F‑38/06 Bianchi v ETF [2007] ECR-SC I‑A‑1‑183 and II‑A‑1‑1009, paras 92 and 93 and para. 94 and the case-law cited therein

2.      It is true that directives are addressed to the Member States and not to the Union institutions or bodies. The provisions of Directive 2002/14 establishing a general framework for informing and consulting employees in the European Union cannot therefore be treated as imposing, as such, any obligations on the institutions in their relations with their staff.

However, the fact that a directive is not binding as such on the institutions does not preclude it from being applicable to them indirectly in their relations with their officials and other staff. In particular, the institutions, in accordance with their duty to cooperate in good faith under the second paragraph of Article 10 EC, must take into account, in their conduct as employers, legislative provisions adopted at Union level laying down in particular minimum requirements designed to improve the living and working conditions of workers in the Member States through the approximation of national laws and practices. Such an obligation also applies to the bodies set up by the Union legislature to help the institutions to implement or manage the policies provided for in the Treaties.

(see paras 70-71)


C-25/02 Rinke [2003] ECR I‑8349, para. 24

T-495/04 Belfass v Council [2008] ECR II‑781, para. 43

F‑65/07 Aayhan and Others v Parliament [2009] ECR-SC I‑A‑1‑105 and II‑A‑1‑567; F‑134/07 and F‑8/08 Adjemian and Others v Commission [2009] ECR-SC I‑A‑1‑149 and II‑A‑1‑841, para. 93, on appeal before the General Court of the European Union, Case T‑325/09 P

3.      Deep differences of opinion between the management of a European agency and the agency’s staff representatives concerning questions covered in their social dialogue do not, in themselves, form a sufficient basis for a legitimate and objectively justified fear that the director of an agency might, outside that social dialogue, have been unfavourably prejudiced against a staff member performing staff representation duties or have had a personal interest in the non-renewal of that staff member’s contract, to the extent of losing his impartiality in the performance of his duties.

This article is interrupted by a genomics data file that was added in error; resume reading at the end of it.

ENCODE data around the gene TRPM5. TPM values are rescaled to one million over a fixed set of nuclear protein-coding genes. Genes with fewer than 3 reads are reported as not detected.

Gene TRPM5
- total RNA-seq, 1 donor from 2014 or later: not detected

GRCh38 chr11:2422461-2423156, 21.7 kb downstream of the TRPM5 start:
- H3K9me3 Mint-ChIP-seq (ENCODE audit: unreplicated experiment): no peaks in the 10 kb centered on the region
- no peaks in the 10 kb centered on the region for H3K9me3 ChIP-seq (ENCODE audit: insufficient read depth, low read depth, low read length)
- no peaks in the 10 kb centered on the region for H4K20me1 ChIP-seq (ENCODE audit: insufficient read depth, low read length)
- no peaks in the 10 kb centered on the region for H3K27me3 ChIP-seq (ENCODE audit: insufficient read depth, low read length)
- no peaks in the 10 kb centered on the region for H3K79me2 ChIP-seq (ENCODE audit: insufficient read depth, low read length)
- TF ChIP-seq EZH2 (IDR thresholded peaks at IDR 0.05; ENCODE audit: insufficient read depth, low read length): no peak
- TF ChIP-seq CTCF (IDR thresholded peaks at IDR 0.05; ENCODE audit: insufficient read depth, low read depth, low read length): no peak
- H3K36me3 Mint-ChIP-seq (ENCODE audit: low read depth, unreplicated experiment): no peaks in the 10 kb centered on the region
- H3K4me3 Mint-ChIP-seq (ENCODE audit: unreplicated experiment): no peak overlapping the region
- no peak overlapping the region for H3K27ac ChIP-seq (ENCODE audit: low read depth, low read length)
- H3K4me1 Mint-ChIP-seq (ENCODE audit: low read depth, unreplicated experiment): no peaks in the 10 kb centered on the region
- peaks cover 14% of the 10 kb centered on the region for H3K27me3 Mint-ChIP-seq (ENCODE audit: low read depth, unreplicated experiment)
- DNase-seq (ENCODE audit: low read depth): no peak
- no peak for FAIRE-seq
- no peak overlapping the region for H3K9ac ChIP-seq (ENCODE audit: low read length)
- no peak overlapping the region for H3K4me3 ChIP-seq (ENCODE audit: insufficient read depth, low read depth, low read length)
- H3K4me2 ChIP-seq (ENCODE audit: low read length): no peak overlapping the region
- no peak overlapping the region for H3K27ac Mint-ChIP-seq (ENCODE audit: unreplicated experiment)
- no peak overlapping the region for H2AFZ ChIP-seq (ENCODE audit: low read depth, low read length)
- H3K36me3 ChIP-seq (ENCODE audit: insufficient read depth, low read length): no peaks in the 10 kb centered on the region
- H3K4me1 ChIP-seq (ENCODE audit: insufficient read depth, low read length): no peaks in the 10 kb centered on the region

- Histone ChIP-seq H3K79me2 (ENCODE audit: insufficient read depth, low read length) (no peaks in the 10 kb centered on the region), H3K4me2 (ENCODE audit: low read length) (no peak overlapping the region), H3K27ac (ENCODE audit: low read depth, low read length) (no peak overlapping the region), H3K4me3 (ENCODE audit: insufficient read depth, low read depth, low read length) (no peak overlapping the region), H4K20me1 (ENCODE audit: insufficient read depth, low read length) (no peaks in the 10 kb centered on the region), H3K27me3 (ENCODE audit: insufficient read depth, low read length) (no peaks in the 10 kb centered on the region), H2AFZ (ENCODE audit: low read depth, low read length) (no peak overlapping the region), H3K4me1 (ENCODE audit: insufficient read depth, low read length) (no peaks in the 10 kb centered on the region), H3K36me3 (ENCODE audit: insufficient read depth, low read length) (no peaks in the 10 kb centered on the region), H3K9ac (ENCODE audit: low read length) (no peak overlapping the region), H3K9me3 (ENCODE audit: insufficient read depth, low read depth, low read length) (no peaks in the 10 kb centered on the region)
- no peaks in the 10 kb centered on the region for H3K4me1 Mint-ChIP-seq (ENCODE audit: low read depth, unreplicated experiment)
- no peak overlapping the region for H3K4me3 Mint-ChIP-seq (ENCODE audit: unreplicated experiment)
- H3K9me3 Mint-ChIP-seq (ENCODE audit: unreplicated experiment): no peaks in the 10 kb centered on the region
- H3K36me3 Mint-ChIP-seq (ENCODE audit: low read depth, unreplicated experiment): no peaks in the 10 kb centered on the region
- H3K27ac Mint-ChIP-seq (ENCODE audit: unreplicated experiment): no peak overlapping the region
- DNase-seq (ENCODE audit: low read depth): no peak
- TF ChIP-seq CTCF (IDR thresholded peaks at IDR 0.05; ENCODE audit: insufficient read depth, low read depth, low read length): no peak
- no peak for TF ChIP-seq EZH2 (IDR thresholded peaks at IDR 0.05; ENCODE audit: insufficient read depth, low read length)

First of all, such differences of opinion, which are, after all, unconnected with the staff member’s personal situation, are not, in themselves, so serious that any assessment by the director is likely to be vitiated by a lack of impartiality towards the staff member in question. Secondly, a purely abstract risk of a personal conflict in which the director was supposedly placed solely because of those differences of opinion would not form a sufficient basis for alleging infringement of Article 11a of the Staff Regulations.

(see paras 78-79)


T-157/04 De Bry v Commission [2005] ECR-SC I‑A‑199 and II‑901, paras 38 and 39

4.      The institutions have a wide discretion in the organisation of their departments according to the tasks conferred on them and in the assignment, in view of those tasks, of staff who are made available to them, on condition, however, that that assignment is carried out in the interest of the service and with respect for the principle of assignment to an equivalent post.

Given the extent of the discretion which the institutions have in evaluating the interest of the service, the Union judicature must restrict itself to determining whether the administration has remained within limits which are not open to criticism and has not exercised its discretion in a manner which is manifestly incorrect.

The interests of the service may limit the scope of the discretion which the appointing authority enjoys by requiring that persons assigned to certain duties are not only competent, but are also the most competent to discharge them, meaning that the latter should consider the comparative merits of the interested persons in order to choose the most appropriate.

(see paras 104-106)


C‑116/88 and C‑149/88 Hecq v Commission [1990] ECR I‑599, para. 11

T-98/96 Costacurta v Commission [1998] ECR-SC I‑A‑21 and II‑49, para. 36; T‑103/01 Cwik v Commission [2002] ECR-SC I‑A‑229 and II‑1137, para. 30; T‑373/04 Fries Guggenheim v Cedefop [2006] ECR-SC I‑A‑2‑169 and II‑A‑2‑819, para. 68, para. 69 and the case-law cited therein, and para. 71

5.      In actions brought by officials, a claim for compensation for damage must be rejected where it is closely related to a claim for annulment which has itself been rejected as unfounded.

(see para. 119)


T-330/03 Liakoura v Council [2004] ECR-SC I‑A‑191 and II‑859, para. 69; T‑5/04 Scano v Commission [2005] ECR-SC I‑A‑205 and II‑931, para. 77

Bianchi v ETF, para. 104